daily writing

Who gets to write history? Victors or the victims?

For most of history, the victors controlled the narrative of what happened and who did what. Since fall of Communism in 1989, that narrative has changed. We’ve taken our prosperity and relative peace, as an opportunity re-write history from the victims perspective.
Every grievance, every ethnic atrocity, every death, every genocide of all sizes shapes and type is now memorized. Each one as important to the group memorialized as the next and on and on and on. We are making sure every pain is examined. Every hurt is reviewed. Every stone unturned and reviewed.
The problem with it is how do we handle which is more important than the other? Is slavery worse than the Holocaust? Is children in cages worse than sectarian violence in Ireland? Is the Rwandan slaughter more gruesome than the Arminian genocide by the Turks? Is the treatment of Korean sex-workers during World War II more important than the labour abuses that led to the Triangle Waistcoat factory fire?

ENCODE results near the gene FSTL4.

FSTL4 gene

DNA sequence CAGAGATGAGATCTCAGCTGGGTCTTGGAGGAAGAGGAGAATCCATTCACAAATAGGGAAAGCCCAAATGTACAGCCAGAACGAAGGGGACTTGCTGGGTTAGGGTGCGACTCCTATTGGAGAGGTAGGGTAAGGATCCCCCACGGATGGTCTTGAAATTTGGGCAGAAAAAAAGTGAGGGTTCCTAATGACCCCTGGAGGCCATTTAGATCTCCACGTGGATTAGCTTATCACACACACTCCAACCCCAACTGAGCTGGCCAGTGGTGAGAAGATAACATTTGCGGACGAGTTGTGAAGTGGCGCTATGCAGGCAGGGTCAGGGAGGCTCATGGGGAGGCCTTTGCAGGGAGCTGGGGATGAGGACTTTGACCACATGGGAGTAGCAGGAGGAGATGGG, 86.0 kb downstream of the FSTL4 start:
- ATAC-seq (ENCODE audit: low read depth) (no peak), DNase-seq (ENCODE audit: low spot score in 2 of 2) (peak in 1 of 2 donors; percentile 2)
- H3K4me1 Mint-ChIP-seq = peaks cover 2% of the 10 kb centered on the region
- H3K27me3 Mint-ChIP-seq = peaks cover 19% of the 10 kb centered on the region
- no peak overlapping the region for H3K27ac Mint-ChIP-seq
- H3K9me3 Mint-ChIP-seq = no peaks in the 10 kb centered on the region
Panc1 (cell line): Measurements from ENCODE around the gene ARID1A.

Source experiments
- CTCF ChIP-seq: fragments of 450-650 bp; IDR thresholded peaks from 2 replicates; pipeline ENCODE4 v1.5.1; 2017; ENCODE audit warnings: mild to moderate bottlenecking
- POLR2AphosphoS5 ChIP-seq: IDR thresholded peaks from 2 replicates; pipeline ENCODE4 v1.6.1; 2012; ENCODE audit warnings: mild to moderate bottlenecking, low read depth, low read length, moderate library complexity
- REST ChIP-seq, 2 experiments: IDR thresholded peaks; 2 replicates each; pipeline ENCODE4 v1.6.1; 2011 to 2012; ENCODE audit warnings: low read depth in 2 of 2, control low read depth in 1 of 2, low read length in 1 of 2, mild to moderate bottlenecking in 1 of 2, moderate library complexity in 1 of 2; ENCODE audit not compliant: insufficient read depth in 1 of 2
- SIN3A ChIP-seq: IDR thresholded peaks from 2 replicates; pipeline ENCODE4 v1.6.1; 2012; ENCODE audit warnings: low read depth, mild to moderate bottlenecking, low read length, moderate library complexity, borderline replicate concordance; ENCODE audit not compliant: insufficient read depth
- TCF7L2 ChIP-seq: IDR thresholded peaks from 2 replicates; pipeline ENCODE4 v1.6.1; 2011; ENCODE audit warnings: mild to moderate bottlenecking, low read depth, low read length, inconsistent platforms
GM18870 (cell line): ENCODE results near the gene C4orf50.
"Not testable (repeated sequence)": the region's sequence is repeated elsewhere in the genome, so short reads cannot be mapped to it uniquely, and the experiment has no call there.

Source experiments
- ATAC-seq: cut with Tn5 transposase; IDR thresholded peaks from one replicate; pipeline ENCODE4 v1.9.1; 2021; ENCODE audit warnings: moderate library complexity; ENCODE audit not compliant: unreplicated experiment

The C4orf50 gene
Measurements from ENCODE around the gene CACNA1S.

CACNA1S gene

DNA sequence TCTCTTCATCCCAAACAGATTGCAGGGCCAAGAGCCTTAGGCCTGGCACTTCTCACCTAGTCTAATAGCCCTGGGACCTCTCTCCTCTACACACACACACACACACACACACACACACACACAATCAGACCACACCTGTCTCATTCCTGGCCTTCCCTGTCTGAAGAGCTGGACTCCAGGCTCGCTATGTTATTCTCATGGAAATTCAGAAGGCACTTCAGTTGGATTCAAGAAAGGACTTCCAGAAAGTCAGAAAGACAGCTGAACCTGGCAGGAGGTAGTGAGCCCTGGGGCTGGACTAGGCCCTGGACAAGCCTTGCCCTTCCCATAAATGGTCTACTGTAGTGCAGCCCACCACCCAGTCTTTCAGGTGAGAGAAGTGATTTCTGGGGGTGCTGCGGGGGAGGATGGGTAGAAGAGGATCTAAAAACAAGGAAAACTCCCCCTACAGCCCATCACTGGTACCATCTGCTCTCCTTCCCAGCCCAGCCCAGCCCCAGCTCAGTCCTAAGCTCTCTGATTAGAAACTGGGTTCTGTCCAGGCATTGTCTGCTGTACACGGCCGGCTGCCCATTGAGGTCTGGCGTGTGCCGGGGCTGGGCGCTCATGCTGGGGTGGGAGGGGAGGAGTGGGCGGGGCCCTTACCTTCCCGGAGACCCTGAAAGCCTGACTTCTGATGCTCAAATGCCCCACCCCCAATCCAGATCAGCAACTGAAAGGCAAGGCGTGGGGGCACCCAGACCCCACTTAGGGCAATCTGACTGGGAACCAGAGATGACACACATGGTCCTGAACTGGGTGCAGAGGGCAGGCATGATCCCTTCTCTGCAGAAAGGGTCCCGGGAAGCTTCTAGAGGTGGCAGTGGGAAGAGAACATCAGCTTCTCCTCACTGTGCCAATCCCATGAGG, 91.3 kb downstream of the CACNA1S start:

This is not in any way meant to diminish any of this terrible events for the individual victims, but more to shine a light that no one owns the horror humanity. No one has the monopoly on doom and pain. We shouldn’t have to rank these things and no, they aren’t equivalent to each other – (slavery, semitism span centuries) Merely to show that everyone feels aggrieved, everyone has a pain that you may not understand or know about – without even dealing with the normal pains of the human condition outside of systematic terrors and horrors.
Humanity has a track record of doing the worst things you can think of, then pushing past that to a new level of depravity. We are getting better but it is still a work in progress.

By Laurent Courtines

I'm here and I am ready to go. Been doing my homework and I have things to say.

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